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WASHINGTON — Supreme Court nominee Brett Kavanaugh declined to answer several questions about the potential limits of presidential power over more than 12 hours of testimony at his confirmation hearing Wednesday, including his views on whether a president could be subpoenaed, fire a prosecutor investigating his actions or legally pardon himself.
Kavanaugh will face a second round of questions Thursday, with each senator allotted 20 minutes each.
In an exchange with Senate Judiciary Committee Chairman Chuck Grassley, R-Iowa, Kavanaugh said that “no one is above the law in our constitutional system.” He said that the best qualities of a judge are having independence — not being swayed by political or public pressure — along with respect for precedent and having collegiality and civility.
Sen. Dianne Feinstein, D-Calif., the committee's ranking member, pressed Kavanaugh about his views on whether a sitting president can be required to respond to a subpoena. Kavanaugh declined to answer the question because it was a "hypothetical" scenario.
"I can't give you an answer on that," said Kavanaugh, who worked earlier in his career for independent counsel Ken Starr during his investigation of President Bill Clinton.
Kavanaugh was also asked by Feinstein about his comments two decades ago that United States v. Nixon, which led to the release of the president's Oval Office tapes, might have been "wrongly decided," and that "if the president were the sole subject of a criminal investigation, I would say no one should be investigating that."
Kavanaugh did not directly address the merits of the decision, but said he had often praised it as "one of the four greatest moments in Supreme Court history" because the court stood up for judicial independence and against political pressure in a moment of national crisis.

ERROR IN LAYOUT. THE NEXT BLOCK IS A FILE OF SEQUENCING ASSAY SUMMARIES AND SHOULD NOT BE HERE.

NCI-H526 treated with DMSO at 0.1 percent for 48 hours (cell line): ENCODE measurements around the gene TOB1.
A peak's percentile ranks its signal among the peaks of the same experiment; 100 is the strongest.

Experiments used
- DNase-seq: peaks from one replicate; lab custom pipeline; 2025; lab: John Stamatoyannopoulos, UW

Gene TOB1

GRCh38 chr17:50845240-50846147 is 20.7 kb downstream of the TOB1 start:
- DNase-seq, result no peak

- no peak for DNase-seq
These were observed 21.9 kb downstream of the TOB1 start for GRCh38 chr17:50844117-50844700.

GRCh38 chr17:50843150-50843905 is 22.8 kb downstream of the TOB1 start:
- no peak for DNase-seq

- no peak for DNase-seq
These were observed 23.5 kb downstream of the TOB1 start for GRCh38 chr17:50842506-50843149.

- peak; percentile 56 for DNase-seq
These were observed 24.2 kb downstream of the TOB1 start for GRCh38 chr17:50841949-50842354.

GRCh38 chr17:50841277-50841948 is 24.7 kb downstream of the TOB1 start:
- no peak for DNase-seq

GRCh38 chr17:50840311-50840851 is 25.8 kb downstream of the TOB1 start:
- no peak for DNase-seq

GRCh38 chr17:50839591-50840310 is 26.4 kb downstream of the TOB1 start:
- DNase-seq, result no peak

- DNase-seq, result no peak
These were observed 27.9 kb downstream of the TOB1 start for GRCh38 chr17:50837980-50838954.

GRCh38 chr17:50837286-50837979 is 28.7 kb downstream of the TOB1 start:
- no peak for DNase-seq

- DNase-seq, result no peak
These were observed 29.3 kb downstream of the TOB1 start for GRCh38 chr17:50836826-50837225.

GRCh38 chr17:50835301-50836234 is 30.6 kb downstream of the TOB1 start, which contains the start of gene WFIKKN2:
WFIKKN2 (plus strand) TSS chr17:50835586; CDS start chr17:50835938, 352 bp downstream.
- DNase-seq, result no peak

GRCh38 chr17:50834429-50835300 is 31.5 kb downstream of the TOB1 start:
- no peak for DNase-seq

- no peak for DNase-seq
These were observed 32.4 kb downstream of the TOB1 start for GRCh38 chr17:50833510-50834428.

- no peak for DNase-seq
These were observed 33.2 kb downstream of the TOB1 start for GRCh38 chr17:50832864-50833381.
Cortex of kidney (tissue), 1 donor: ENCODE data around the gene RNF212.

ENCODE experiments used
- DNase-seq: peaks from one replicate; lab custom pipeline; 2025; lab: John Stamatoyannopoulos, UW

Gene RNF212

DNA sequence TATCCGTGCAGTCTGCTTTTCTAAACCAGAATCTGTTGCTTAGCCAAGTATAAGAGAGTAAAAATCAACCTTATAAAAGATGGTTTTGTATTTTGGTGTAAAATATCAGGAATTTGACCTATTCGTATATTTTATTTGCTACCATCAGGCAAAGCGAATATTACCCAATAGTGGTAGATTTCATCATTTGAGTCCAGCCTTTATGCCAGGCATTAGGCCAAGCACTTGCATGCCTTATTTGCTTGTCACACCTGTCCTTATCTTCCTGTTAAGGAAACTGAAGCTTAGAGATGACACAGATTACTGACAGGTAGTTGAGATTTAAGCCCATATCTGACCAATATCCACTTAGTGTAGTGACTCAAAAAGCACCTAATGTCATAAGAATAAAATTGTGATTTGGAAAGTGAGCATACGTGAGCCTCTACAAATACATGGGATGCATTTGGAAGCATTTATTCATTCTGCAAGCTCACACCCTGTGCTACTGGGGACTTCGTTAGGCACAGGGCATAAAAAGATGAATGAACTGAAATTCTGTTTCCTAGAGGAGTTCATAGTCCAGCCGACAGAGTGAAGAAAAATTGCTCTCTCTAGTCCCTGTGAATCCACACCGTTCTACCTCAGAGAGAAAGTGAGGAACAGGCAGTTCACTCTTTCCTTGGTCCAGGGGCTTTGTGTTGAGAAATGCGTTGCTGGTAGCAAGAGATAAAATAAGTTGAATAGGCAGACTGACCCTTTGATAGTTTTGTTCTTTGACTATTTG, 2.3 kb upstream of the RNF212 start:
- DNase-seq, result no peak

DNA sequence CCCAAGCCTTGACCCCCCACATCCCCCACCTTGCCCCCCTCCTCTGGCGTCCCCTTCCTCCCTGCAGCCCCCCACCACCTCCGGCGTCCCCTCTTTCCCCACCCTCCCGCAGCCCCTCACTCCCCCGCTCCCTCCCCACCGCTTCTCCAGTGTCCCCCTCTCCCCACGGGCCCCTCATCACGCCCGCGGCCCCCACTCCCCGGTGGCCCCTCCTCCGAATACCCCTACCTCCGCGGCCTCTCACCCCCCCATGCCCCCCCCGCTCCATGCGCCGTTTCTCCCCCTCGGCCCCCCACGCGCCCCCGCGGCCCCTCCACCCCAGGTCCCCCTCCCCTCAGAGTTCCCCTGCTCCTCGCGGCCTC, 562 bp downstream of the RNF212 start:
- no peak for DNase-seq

Asked by Sen. Patrick Leahy, D-Vt., whether President Trump has a right to pardon himself, Kavanaugh said that he couldn't respond because he hadn't explored the topic.
"The question of self-pardons is something I've never analyzed. It's a question I have not written about... It's a hypothetical question that I can't begin to answer in this context," Kavanaugh said.
Later on, Sen. Amy Klobuchar, D-Minn., asked Kavanaugh what kind of "dastardly" act by a president would constitute an impeachable offense.
"That is really a question for the House and the Senate," Kavanaugh said.
Sen. Chris Coons, D-Del., asked Kavanaugh about whether he stands by remarks from 1998 in which he said that presidents can fire prosecutors at will.
"That's a question of precedent," Kavanaugh said. "I think that question is governed by precedent that you'd have to consider." Pressed by Coons on whether he still believed a president can fire at will a prosecutor who is criminally investigating him, Kavanaugh demurred: "I think all I can say, senator, is that was my view in 1998."
Sen. Richard Blumenthal, D-Conn., continued to press Kavanaugh about possible judicial issues involving the president, asking if the nominee could commit to recusing himself if an issue involving Trump's civil or criminal liability were to come before the Supreme Court.